Christine Minnehan, a housing lobbyist for the Western Center on Law and Poverty, noted that Schwarzenegger spoke only to home ownership, even though 45% of the state's residents are renters, many of whom spend more than half of their income for housing.

For more than six months, McPeak has been talking about a homeownership initiative, Minnehan said, “But until you see words on paper, what do you say? We have nothing to respond to.”

“I'm not seeing anything that helps people who are really over the edge,” Minnehan added. “I don't hear anything about people who are paying that much [half or more] of their income for housing and will never, ever buy a house.” In fact, the budget proposes a 70% reduction in a tax relief program for low-income seniors and disabled renters and homeowners, she noted.

Outside of transportation and housing issues, the governor's budget includes a major reduction in spending on the Cal-Fed Bay Delta project. That reduction was not a surprise, and Cal-Fed officials have already started leaning more on farmers, water districts and the federal government for funding. Ongoing natural resource-related spending would remain roughly the same, although capital investment would shrink dramatically because of a reduction in available bond money.

Of course, no one knows for certain how much of the budget proposal will survive. If the California Teachers Association and education supporters wage full-scale war, the administration and lawmakers may take another look at city and county revenues.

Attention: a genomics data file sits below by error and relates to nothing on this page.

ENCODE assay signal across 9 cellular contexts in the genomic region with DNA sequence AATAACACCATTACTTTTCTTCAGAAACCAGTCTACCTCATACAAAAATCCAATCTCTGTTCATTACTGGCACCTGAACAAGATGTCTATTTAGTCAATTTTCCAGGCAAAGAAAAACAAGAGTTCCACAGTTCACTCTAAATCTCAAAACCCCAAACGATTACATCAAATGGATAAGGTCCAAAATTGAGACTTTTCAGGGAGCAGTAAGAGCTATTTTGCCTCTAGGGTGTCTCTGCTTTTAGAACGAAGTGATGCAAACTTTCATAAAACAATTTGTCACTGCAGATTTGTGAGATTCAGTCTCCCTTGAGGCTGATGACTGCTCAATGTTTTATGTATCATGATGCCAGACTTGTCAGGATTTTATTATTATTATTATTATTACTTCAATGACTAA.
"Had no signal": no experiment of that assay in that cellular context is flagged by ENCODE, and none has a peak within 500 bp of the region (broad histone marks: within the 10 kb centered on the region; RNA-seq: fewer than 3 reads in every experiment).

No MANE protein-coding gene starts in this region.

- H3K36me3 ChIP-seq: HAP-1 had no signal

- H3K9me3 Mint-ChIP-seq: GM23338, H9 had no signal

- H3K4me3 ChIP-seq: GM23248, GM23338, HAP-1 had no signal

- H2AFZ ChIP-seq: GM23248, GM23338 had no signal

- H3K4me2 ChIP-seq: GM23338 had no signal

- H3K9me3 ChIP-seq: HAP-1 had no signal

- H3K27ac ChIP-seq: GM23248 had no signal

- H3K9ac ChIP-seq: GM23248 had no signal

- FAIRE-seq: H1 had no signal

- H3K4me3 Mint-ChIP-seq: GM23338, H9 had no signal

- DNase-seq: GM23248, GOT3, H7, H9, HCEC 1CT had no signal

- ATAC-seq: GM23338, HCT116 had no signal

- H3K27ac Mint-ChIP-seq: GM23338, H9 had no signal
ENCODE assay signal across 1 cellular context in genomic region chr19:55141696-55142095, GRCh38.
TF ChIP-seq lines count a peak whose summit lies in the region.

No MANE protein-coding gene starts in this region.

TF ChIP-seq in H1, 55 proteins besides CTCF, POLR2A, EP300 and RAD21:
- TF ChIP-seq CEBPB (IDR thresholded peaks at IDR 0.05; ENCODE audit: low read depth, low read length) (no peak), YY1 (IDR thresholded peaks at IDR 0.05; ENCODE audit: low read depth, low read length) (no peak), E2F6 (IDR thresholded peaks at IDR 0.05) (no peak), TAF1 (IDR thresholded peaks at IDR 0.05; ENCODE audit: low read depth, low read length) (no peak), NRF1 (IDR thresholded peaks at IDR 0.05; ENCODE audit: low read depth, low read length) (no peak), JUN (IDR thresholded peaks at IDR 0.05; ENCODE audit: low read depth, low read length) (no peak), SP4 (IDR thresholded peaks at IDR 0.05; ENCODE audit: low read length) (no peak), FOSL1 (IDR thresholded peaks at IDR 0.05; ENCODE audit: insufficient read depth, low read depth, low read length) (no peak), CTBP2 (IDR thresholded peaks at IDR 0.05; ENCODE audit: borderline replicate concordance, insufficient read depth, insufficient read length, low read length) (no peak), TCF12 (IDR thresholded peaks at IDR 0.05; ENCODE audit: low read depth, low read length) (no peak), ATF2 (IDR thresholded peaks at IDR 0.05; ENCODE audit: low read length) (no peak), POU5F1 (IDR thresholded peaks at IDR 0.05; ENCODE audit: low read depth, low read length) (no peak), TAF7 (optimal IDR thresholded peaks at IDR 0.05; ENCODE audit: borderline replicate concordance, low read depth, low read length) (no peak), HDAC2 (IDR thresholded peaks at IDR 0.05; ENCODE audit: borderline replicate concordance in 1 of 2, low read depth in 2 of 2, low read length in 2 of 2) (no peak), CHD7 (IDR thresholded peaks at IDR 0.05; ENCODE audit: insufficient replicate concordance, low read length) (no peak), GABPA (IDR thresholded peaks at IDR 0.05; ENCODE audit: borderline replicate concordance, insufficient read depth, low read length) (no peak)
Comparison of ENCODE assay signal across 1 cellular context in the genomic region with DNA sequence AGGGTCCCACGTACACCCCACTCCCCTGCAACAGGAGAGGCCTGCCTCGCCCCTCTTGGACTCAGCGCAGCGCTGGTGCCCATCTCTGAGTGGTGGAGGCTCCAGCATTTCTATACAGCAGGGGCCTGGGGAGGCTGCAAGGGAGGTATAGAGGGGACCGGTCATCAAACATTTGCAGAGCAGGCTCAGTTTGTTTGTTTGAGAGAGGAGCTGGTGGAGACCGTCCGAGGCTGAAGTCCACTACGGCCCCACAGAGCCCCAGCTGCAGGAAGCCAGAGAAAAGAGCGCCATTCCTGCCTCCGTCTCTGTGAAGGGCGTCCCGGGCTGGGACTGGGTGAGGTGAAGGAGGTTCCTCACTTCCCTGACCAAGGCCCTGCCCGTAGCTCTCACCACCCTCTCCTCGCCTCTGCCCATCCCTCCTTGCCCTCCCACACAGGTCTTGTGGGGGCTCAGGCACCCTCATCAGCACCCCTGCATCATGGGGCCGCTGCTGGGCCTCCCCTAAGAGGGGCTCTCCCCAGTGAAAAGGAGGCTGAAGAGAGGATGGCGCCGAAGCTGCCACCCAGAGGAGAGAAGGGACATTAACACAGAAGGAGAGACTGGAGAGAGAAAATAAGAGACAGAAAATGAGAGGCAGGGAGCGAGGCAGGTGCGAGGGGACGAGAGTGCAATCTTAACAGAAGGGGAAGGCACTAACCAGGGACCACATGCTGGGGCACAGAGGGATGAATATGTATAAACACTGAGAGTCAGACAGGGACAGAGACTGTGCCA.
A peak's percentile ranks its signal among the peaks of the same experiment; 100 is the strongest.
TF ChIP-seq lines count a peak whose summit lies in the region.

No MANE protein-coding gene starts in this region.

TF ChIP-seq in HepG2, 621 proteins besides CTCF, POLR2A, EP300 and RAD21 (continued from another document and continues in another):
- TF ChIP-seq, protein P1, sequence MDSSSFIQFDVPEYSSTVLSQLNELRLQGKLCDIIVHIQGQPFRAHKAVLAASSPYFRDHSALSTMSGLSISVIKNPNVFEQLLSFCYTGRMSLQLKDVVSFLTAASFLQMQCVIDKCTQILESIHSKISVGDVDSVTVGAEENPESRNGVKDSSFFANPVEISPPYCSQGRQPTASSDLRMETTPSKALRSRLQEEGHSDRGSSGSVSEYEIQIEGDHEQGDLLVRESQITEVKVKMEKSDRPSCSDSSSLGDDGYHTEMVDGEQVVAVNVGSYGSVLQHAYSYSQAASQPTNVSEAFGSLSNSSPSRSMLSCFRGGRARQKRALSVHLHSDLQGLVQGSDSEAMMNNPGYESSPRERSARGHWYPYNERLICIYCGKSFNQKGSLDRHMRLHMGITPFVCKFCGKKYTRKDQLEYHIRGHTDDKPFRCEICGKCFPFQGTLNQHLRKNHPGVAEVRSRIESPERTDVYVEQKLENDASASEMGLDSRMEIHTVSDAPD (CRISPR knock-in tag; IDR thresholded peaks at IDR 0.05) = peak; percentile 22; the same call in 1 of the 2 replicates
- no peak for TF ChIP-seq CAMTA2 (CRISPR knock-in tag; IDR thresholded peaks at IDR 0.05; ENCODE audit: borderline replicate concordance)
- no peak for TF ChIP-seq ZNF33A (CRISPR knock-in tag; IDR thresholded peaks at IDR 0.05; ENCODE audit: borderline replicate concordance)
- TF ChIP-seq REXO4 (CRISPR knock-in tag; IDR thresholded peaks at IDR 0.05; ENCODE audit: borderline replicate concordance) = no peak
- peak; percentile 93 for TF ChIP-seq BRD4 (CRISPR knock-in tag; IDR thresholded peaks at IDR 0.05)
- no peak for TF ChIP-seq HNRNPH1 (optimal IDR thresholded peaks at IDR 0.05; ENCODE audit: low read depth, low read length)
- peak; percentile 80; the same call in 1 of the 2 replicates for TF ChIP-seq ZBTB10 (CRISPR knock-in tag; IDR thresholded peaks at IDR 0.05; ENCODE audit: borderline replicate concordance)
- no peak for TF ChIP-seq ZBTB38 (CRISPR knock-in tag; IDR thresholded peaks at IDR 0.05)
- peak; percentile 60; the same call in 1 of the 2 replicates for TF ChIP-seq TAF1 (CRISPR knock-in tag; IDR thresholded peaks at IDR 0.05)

“This budget is ambitious,” the CRA's Shirey said. “It's not going to be easy to get passed.”

The Legislative Analyst's Office (LAO) suggested that it should not be passed. The LAO found that Schwarzenegger's proposal to give the governor the authority to make across-the-board, mid-year budget cuts made little sense. The LAO also questioned a provision that would prohibit future education spending reductions that violate Proposition 98 guarantees.

“[T]he administration suggests that a key problem is that state spending is on autopilot,” wrote Brad Williams, the LAO's director of fiscal forecasting and budget overview. “If the Legislature believes that this is the case, the solution would not be placing more spending on cruise control - as the administration is proposing for Proposition 98 and other areas of the budget. The solution would be to eliminate these types of provisions that limit the Legislature's and governor's authority to make annual budgetary decisions.”

John Shirey, California Redevelopment Association, (916) 448-8760.
DeAnn Baker, California State Association of Counties, (916) 327-7500.
Christine Minnehan, Western Center on Law and Poverty, (916) 442-0753.
Governor's budget:
Legislative Analyst's office budget report:
California Transportation Commission annual report: